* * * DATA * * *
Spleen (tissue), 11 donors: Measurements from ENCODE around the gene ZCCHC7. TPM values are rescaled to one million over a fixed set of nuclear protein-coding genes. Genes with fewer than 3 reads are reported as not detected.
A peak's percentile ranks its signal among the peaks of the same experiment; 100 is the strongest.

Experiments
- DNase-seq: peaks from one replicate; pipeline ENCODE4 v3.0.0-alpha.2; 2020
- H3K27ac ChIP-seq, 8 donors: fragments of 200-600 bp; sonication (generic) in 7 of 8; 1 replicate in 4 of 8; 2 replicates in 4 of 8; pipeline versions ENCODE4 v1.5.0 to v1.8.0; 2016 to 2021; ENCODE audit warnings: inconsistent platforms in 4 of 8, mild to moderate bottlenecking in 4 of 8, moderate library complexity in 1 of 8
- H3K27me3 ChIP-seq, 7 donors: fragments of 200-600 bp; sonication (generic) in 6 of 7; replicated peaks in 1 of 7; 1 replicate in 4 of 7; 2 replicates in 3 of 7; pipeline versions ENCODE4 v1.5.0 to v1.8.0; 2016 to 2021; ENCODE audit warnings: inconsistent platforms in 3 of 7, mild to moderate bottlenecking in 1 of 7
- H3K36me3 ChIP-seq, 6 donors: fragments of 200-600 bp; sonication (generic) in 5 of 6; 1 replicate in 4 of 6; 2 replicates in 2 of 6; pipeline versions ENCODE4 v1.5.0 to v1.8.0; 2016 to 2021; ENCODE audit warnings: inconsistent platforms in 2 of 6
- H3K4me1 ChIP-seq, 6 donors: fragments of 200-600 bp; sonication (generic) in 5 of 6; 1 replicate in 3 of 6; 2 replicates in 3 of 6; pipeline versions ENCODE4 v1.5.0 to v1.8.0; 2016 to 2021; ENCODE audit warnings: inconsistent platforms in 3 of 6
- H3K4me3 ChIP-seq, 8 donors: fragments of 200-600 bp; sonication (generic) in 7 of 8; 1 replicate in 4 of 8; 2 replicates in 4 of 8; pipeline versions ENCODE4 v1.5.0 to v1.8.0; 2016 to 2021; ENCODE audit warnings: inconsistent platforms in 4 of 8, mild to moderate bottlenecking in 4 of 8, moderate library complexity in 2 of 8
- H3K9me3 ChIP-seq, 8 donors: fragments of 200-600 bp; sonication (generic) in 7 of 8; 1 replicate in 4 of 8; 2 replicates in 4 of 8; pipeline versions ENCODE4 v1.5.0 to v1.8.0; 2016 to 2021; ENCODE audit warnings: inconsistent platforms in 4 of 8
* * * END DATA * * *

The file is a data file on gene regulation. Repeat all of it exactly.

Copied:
Spleen (tissue), 11 donors: Measurements from ENCODE around the gene ZCCHC7. TPM values are rescaled to one million over a fixed set of nuclear protein-coding genes. Genes with fewer than 3 reads are reported as not detected.
A peak's percentile ranks its signal among the peaks of the same experiment; 100 is the strongest.

Experiments
- DNase-seq: peaks from one replicate; pipeline ENCODE4 v3.0.0-alpha.2; 2020
- H3K27ac ChIP-seq, 8 donors: fragments of 200-600 bp; sonication (generic) in 7 of 8; 1 replicate in 4 of 8; 2 replicates in 4 of 8; pipeline versions ENCODE4 v1.5.0 to v1.8.0; 2016 to 2021; ENCODE audit warnings: inconsistent platforms in 4 of 8, mild to moderate bottlenecking in 4 of 8, moderate library complexity in 1 of 8
- H3K27me3 ChIP-seq, 7 donors: fragments of 200-600 bp; sonication (generic) in 6 of 7; replicated peaks in 1 of 7; 1 replicate in 4 of 7; 2 replicates in 3 of 7; pipeline versions ENCODE4 v1.5.0 to v1.8.0; 2016 to 2021; ENCODE audit warnings: inconsistent platforms in 3 of 7, mild to moderate bottlenecking in 1 of 7
- H3K36me3 ChIP-seq, 6 donors: fragments of 200-600 bp; sonication (generic) in 5 of 6; 1 replicate in 4 of 6; 2 replicates in 2 of 6; pipeline versions ENCODE4 v1.5.0 to v1.8.0; 2016 to 2021; ENCODE audit warnings: inconsistent platforms in 2 of 6
- H3K4me1 ChIP-seq, 6 donors: fragments of 200-600 bp; sonication (generic) in 5 of 6; 1 replicate in 3 of 6; 2 replicates in 3 of 6; pipeline versions ENCODE4 v1.5.0 to v1.8.0; 2016 to 2021; ENCODE audit warnings: inconsistent platforms in 3 of 6
- H3K4me3 ChIP-seq, 8 donors: fragments of 200-600 bp; sonication (generic) in 7 of 8; 1 replicate in 4 of 8; 2 replicates in 4 of 8; pipeline versions ENCODE4 v1.5.0 to v1.8.0; 2016 to 2021; ENCODE audit warnings: inconsistent platforms in 4 of 8, mild to moderate bottlenecking in 4 of 8, moderate library complexity in 2 of 8
- H3K9me3 ChIP-seq, 8 donors: fragments of 200-600 bp; sonication (generic) in 7 of 8; 1 replicate in 4 of 8; 2 replicates in 4 of 8; pipeline versions ENCODE4 v1.5.0 to v1.8.0; 2016 to 2021; ENCODE audit warnings: inconsistent platforms in 4 of 8